The Octavius Catto Scholarship aims to increase college degree completion for thousands of local, full-time students
PHILADELPHIA — During his annual budget address to Philadelphia City Council, Mayor Kenney unveiled a new initiative to make Community College of Philadelphia tuition-free for full-time students.
The Octavius Catto Scholarship will provide the transformative power of education to an estimated 6,500 students over the next five years. The initiative is multifaceted, combining a “last-dollar” funding model that covers the outstanding tuition balance after all other federal and state scholarships and grants, along with wraparound support services to bolster student success.
Understanding that many Philadelphians, especially those living in poverty, face significant obstacles to degree completion, the Catto Scholarship will provide $1,500 per semester to full-time students to offset costs of food ($600), books ($500), and transit ($400). In addition, new and dedicated faculty and staff, including career coaches and advisors, will connect students to existing resources such as housing, childcare, and public benefits, to help them stay on track to graduation and achieve their postsecondary goals.
“Building off our historic investments in quality pre-K and the School District of Philadelphia over the last four years, the time has come to strengthen the pre-K to College continuum in our city,” Kenney said. “A postsecondary degree or credential is essential for the good-paying jobs of today and tomorrow, yet the rising cost of higher education and the student debt crisis have made it virtually unattainable for far too many of our students, especially students of color. The Catto Scholarship will change these circumstances, putting Catto Scholars on a path to prosperity. At the same time, it will strengthen our economy since increasing two- and four-year college degree attainment is a major driver of inclusive, economic growth.”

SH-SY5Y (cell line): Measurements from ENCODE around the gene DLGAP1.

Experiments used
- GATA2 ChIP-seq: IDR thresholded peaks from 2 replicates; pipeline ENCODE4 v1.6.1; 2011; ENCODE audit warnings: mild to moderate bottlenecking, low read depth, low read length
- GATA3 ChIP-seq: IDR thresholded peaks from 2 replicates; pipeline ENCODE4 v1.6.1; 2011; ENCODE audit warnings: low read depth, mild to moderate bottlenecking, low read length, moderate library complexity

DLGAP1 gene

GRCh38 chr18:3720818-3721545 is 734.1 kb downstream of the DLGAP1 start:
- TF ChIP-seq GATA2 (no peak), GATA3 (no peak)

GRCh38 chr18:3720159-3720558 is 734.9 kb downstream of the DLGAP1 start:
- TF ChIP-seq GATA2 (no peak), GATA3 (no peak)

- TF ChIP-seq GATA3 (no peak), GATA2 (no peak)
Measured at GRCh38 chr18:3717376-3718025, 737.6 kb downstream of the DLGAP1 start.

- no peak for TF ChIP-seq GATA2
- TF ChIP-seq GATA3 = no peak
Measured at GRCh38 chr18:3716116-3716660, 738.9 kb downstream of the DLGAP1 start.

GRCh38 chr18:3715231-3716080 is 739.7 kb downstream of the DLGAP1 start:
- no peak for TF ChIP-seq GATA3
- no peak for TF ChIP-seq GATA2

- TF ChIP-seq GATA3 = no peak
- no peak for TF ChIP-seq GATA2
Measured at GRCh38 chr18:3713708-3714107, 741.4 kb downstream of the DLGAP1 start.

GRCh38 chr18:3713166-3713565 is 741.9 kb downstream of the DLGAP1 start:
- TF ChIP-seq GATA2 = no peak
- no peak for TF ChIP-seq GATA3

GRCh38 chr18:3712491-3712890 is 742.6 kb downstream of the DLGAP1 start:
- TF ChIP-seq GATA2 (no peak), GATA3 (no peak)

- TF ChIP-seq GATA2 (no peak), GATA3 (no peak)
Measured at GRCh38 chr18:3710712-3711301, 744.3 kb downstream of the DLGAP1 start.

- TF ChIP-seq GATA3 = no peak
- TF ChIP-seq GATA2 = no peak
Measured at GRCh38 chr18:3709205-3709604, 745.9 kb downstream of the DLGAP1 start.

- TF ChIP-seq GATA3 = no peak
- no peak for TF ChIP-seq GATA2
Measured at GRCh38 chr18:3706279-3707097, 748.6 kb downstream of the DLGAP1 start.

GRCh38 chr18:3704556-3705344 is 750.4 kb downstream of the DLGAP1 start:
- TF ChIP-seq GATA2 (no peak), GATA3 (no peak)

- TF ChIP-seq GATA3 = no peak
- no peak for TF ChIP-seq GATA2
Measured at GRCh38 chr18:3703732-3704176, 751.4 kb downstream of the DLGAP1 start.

To fund the initiative, the mayor proposed $10.4 million in Fiscal Year 2021, and $63.2 million over the City’s Five Year Plan. If approved by Philadelphia City Council, the program would begin enrolling Catto Scholars in the Fall of 2020.
“At Community College of Philadelphia, our students know that a certificate or associate degree can change the course of their lives and have a seismic effect on their lifetime earnings,” said Community College of Philadelphia President Donald Guy Generals. “We are thrilled that Mayor Kenney is proposing to invest in the city’s college, as the best partner to make the transformative power of education available to even more Philadelphians.”
To be eligible for the program, an applicant must:
• Be a first-time or a returning full-time student who graduated from a high school in Philadelphia. (This includes Philadelphia public, private, homeschool, alternative, and PA cyber schools, as well as individuals who earned the Commonwealth Secondary School Diploma by passing the GED or HiSET exam.)
• Be a resident of Philadelphia for at least 12 months.
• Complete the annual free application for federal student aid (FAFSA) and document an Expected Family Contribution (EFC) below $15,000.
• Meet college readiness requirements assessed at the time of their placement exams with no more than one level below college-ready in reading, writing, and math.